ON THE JOB
Service Specialist II, Johns Hopkins Home Care Group
To deliver oxygen, you have to have a commercial driver's license with a hazardous materials endorsement, the same as a guy driving a gas truck. Every two years, you take a 50-question hazmat test. You couldn't just walk in and pass. You have to study hard. Which is great, because it helps you stay up on what's going on. It makes me feel better as a driver. You don't wanna get relaxed. That's when you stop paying attention and end up getting hurt.
A lot of drivers don't like doing oxygen because it's
heavy-two of the tanks we deliver weigh 120 pounds, one model weighs
160 pounds. I played sports in high school. I like being physically
fit. We have a lift to help load the truck at the warehouse, and we
use hand trucks and wear our back braces. But to get the oxygen tanks
into people's houses, sometimes you have to carry them up the steps.
Maybe they have nice wood on the stairs, and they don't want the hand
truck scratching it or getting caught in their carpet.
I like dealing with the public. You see the result right
away. I've been doing this for 12 years, with three different companies.
I've been with the Hopkins Home Care Group now for seven years. I used
to work as a busboy at the Hyatt Regency and I've been a limousine driver.
Being as I've done this a long time, you realize how important your
delivery is. People depend on you. You're bringing a piece of equipment
that's gonna save their life or help them breathe. The minute you walk
in that door, they need your attention, they need your help. I put myself
in their shoes and try to put them at ease when they're just coming
out of the hospital.
We show them how to use the tanks, how to clean them.
We go over safety precautions-no tubing under carpets because it can
dry rot, and you don't wanna be anywhere near a flame within a 10-foot
radius. If they have the big tank, the C-31, we always instruct them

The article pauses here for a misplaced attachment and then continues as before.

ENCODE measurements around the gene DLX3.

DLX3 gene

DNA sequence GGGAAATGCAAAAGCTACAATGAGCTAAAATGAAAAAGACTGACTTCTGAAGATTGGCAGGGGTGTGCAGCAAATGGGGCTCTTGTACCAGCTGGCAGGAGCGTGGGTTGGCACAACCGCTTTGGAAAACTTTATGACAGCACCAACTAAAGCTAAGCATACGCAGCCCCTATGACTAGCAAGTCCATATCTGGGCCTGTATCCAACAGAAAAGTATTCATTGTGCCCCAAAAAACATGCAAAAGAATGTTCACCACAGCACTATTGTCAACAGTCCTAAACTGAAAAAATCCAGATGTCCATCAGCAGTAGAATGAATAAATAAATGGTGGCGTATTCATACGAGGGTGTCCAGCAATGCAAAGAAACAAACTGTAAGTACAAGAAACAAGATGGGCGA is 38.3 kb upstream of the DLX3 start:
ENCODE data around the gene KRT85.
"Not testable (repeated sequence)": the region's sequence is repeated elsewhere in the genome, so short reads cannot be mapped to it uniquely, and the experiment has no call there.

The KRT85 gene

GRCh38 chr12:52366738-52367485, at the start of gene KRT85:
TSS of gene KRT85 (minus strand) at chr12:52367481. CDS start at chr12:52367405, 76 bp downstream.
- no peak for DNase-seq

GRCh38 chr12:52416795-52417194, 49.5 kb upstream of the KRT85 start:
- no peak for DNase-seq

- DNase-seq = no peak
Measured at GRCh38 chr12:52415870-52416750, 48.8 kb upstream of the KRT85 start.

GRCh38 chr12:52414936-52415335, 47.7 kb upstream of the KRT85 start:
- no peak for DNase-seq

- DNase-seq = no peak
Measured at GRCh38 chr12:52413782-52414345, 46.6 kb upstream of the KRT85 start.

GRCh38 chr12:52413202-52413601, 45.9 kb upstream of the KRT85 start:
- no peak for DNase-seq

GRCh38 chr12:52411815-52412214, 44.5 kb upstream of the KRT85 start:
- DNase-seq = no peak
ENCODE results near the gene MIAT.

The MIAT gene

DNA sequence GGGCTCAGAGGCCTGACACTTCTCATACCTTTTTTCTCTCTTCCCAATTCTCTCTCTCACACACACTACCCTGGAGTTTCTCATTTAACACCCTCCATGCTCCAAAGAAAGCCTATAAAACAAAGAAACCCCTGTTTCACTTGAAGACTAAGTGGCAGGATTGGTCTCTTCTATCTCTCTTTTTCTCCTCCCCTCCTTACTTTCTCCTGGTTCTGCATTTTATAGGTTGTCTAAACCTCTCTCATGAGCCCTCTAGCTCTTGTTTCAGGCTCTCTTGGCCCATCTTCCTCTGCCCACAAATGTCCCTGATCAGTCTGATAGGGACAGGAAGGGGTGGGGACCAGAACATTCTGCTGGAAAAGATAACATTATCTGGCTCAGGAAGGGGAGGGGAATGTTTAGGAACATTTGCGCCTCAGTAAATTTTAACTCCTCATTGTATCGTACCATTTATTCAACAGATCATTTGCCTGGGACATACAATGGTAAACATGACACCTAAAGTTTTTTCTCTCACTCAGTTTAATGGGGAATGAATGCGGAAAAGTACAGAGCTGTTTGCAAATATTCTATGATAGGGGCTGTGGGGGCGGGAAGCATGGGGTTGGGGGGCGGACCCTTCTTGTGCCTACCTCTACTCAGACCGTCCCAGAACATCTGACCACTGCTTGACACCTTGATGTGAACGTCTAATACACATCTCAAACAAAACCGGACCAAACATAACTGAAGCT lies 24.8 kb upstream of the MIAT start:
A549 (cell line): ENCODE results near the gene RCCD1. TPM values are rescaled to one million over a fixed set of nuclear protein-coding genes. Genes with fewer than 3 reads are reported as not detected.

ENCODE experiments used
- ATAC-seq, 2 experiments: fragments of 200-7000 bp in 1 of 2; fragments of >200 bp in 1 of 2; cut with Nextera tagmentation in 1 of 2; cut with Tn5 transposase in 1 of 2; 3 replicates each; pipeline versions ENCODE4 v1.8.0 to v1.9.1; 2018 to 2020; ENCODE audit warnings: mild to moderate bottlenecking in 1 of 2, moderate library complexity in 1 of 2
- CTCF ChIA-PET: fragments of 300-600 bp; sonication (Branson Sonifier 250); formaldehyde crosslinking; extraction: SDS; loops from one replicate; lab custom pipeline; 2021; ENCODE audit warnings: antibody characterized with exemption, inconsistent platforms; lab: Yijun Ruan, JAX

to call us if they want it moved. If it tips over, the oxygen can cause
the metal part here to become so cold your hands would stick to it if
you touch it. You can get frostbite from oxygen.
I try to keep it basic and not overload them with a lot
of technical information. Sometimes you have to go over the instructions
four or five times, and the more you train, the more comfortable they're
gonna feel. After I instruct, I turn around and act like I'm the patient
and have them re-instruct me. A lot of people are afraid to ask questions.
They're trying to get you out. When they instruct back to me, it calms
them down and makes them feel comfortable with me in their house, right
from the start.
I usually go ahead and work the holidays. For patients
who are on 2 liters of oxygen a minute, a tank lasts seven and a half
days. I have one gentleman who's on 6 liters a minute. I go to him twice
a week. If I missed one of his deliveries because of a holiday, I'd
have to go back and try to fit him into my regular schedule.
We depend a lot on our radios, and for three or four
days after Sept. 11, we did have communication problems because the
airspace was taken up. Within 24 hours, everyone was put on standby
notice and we used our telephone tree to keep in touch. For three weeks,
we called in after every two deliveries. We did encounter tighter security
in places like high-rises, but our routes stayed pretty much the same.
Patients were so worried they wouldn't get their deliveries. What if
you have a kid who needs a trach collar? When you're healthy and something
throws you off your routine, it's frustrating. When there's a medical
issue, it's a catastrophe. We let them know nothing had changed.
This is probably the best overall system and crew I've
worked with. You can depend on people. In a crisis, Deeley [Middleton,
Pediatrics at Home senior director] or Penny [Carey, Pharmaquip director]
don't hesitate to grab a van and do a delivery. I've seen Steve [Johnson,
Home Care Group president] grab tanks and say, I'll drop them off. They
do the same thing you would do.
Even with all the different people going in all different
houses, you start getting the same feedback from patients. They say
everyone who comes through the door has the same response to what the
person needs, the same pride in what they do. I know all the drivers
have that attitude. You're more than just a delivery guy.
-Reported by Mary Ann Ayd